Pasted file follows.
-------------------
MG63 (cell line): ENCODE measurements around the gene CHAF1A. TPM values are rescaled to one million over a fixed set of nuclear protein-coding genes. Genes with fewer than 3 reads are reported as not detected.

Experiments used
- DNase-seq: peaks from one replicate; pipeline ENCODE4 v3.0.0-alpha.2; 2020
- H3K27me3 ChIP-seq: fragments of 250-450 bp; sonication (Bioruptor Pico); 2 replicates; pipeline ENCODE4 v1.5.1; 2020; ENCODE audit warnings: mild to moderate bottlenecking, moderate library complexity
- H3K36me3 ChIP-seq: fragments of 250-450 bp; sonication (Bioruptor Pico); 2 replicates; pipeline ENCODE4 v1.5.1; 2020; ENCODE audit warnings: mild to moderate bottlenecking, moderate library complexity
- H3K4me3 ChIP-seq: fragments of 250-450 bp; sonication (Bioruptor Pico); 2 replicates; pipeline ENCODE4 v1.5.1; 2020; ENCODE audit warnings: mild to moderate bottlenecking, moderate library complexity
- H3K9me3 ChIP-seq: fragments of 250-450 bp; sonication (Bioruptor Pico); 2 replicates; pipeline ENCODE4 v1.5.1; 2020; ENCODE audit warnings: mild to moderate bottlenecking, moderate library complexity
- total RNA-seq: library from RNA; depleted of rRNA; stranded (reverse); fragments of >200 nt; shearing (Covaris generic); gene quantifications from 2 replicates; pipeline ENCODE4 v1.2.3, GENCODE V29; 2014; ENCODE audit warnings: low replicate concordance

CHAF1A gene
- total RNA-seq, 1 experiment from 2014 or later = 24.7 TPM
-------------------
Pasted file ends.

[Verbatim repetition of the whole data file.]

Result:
MG63 (cell line): ENCODE measurements around the gene CHAF1A. TPM values are rescaled to one million over a fixed set of nuclear protein-coding genes. Genes with fewer than 3 reads are reported as not detected.

Experiments used
- DNase-seq: peaks from one replicate; pipeline ENCODE4 v3.0.0-alpha.2; 2020
- H3K27me3 ChIP-seq: fragments of 250-450 bp; sonication (Bioruptor Pico); 2 replicates; pipeline ENCODE4 v1.5.1; 2020; ENCODE audit warnings: mild to moderate bottlenecking, moderate library complexity
- H3K36me3 ChIP-seq: fragments of 250-450 bp; sonication (Bioruptor Pico); 2 replicates; pipeline ENCODE4 v1.5.1; 2020; ENCODE audit warnings: mild to moderate bottlenecking, moderate library complexity
- H3K4me3 ChIP-seq: fragments of 250-450 bp; sonication (Bioruptor Pico); 2 replicates; pipeline ENCODE4 v1.5.1; 2020; ENCODE audit warnings: mild to moderate bottlenecking, moderate library complexity
- H3K9me3 ChIP-seq: fragments of 250-450 bp; sonication (Bioruptor Pico); 2 replicates; pipeline ENCODE4 v1.5.1; 2020; ENCODE audit warnings: mild to moderate bottlenecking, moderate library complexity
- total RNA-seq: library from RNA; depleted of rRNA; stranded (reverse); fragments of >200 nt; shearing (Covaris generic); gene quantifications from 2 replicates; pipeline ENCODE4 v1.2.3, GENCODE V29; 2014; ENCODE audit warnings: low replicate concordance

CHAF1A gene
- total RNA-seq, 1 experiment from 2014 or later = 24.7 TPM